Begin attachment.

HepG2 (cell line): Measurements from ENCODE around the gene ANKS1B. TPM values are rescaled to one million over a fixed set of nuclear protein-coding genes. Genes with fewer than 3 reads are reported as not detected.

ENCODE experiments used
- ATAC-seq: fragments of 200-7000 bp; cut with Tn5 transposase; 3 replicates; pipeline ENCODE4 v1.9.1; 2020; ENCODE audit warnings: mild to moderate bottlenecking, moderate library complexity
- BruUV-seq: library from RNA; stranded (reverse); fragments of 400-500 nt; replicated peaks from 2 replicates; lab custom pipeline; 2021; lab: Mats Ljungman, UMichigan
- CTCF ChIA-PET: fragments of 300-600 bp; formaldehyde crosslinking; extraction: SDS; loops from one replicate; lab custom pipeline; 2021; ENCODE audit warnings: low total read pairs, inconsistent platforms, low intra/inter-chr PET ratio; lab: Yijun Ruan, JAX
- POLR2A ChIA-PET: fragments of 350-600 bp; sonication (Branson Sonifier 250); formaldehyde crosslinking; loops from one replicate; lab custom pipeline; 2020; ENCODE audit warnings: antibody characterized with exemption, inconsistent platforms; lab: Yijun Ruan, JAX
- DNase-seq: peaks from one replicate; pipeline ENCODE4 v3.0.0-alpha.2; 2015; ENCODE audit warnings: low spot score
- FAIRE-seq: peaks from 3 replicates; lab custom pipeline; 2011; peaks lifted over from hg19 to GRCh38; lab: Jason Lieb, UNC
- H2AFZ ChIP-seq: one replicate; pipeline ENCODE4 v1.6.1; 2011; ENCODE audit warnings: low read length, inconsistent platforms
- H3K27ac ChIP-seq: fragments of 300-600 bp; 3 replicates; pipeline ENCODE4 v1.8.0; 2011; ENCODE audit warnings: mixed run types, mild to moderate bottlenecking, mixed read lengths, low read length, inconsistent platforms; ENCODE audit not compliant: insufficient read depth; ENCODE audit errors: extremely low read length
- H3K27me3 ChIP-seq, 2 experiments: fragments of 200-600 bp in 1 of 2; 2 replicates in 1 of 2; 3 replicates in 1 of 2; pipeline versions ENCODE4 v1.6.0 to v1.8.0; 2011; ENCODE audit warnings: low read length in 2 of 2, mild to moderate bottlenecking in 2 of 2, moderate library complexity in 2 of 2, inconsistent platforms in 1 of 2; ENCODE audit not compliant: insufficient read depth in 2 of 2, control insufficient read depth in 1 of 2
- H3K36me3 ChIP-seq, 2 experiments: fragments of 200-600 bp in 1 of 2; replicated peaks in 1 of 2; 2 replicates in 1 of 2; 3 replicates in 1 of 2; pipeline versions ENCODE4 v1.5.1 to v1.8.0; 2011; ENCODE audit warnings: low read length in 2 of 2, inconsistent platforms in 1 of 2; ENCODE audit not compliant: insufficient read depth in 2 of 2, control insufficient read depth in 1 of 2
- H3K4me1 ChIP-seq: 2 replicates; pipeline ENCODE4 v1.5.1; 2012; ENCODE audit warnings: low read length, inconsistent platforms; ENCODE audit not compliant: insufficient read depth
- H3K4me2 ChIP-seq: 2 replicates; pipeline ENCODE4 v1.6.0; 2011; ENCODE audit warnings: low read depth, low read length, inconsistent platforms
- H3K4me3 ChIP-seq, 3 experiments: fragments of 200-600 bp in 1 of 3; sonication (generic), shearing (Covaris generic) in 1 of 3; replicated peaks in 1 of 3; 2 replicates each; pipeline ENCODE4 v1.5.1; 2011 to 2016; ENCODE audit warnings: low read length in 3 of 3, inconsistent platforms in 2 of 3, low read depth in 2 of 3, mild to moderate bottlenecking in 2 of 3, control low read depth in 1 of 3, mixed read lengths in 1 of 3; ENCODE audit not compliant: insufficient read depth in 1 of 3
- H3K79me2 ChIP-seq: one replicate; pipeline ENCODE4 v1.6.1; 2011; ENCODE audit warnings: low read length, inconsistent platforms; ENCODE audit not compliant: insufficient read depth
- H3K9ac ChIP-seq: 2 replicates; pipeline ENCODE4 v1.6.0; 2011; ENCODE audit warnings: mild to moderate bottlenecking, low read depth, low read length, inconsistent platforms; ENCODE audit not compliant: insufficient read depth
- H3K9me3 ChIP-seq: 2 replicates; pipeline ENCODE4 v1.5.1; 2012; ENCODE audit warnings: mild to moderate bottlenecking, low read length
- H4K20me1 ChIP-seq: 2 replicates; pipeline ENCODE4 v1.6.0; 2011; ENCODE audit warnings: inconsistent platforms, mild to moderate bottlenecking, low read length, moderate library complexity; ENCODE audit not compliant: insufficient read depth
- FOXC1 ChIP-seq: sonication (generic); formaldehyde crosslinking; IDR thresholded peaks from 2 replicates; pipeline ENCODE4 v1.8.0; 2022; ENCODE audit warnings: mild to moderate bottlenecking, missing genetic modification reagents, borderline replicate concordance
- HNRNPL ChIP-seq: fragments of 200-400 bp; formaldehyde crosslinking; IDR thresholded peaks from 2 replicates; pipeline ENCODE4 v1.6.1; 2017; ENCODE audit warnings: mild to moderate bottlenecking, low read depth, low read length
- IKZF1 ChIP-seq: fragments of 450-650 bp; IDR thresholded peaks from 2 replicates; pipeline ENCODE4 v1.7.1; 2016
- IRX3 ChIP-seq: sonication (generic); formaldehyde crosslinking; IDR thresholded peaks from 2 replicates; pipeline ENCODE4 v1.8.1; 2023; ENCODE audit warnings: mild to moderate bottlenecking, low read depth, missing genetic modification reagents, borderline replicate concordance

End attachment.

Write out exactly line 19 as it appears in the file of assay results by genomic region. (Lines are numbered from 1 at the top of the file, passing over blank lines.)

- H4K20me1 ChIP-seq: 2 replicates; pipeline ENCODE4 v1.6.0; 2011; ENCODE audit warnings: inconsistent platforms, mild to moderate bottlenecking, low read length, moderate library complexity; ENCODE audit not compliant: insufficient read depth